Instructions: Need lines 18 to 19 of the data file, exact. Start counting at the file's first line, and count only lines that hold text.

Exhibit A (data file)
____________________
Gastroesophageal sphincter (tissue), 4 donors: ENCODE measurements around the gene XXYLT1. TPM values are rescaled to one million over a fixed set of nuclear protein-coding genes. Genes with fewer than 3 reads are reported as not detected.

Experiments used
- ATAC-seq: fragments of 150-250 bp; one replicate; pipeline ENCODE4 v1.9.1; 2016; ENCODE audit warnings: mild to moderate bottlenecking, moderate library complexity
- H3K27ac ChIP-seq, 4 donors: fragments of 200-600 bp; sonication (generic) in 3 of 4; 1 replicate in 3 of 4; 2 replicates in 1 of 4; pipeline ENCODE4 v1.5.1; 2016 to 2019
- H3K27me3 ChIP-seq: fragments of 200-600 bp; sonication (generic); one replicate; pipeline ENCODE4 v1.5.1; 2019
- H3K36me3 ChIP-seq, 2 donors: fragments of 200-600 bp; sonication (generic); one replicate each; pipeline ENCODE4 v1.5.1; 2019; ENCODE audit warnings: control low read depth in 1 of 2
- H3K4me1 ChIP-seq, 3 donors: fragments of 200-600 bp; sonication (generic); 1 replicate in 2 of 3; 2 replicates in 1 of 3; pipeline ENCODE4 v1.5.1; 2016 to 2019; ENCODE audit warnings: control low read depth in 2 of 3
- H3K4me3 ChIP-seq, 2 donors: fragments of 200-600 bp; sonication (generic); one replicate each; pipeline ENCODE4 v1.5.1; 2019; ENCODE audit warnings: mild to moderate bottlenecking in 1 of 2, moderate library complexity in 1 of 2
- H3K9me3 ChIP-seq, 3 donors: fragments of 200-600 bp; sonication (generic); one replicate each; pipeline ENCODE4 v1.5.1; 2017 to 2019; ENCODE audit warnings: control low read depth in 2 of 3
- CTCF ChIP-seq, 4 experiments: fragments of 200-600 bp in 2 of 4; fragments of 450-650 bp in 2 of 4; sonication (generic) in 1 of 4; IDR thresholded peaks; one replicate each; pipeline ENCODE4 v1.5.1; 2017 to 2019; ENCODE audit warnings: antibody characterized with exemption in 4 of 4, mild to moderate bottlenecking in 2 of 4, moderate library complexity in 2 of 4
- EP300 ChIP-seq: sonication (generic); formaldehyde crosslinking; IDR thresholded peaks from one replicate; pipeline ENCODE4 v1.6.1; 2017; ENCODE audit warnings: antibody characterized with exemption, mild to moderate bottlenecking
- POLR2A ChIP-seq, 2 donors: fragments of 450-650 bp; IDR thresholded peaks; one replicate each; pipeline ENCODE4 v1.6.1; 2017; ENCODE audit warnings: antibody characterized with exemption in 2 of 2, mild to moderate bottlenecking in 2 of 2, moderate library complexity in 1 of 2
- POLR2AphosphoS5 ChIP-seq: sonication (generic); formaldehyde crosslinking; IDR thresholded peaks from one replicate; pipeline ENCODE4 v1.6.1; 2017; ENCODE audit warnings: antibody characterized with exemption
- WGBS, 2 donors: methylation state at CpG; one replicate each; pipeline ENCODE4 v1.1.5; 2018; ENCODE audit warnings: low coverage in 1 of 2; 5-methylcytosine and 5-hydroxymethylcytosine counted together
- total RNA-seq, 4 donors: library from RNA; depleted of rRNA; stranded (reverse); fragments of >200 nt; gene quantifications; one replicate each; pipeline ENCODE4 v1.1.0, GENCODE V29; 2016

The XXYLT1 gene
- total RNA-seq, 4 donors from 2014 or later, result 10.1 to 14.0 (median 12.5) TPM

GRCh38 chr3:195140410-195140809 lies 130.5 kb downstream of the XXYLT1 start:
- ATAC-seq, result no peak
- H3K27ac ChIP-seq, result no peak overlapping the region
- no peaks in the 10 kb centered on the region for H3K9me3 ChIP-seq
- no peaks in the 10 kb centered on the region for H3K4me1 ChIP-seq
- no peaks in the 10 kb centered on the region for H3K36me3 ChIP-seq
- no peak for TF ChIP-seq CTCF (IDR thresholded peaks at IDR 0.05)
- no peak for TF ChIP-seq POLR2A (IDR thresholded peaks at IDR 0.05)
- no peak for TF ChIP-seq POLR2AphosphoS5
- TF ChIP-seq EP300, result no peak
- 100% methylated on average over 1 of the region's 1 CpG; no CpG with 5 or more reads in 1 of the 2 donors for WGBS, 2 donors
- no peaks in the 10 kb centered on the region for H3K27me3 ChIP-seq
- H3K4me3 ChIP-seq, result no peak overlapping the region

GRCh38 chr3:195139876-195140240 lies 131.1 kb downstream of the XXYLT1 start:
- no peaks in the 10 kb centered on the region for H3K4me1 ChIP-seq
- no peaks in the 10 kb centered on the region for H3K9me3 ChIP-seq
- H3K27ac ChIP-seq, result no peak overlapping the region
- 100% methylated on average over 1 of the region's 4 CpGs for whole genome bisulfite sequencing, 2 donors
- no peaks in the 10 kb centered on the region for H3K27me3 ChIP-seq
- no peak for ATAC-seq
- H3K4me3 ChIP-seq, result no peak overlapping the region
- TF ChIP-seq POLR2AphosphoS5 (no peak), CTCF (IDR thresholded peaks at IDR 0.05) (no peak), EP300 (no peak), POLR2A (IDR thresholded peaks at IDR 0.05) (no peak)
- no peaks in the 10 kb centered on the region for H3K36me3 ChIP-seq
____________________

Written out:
GRCh38 chr3:195140410-195140809 lies 130.5 kb downstream of the XXYLT1 start:
- ATAC-seq, result no peak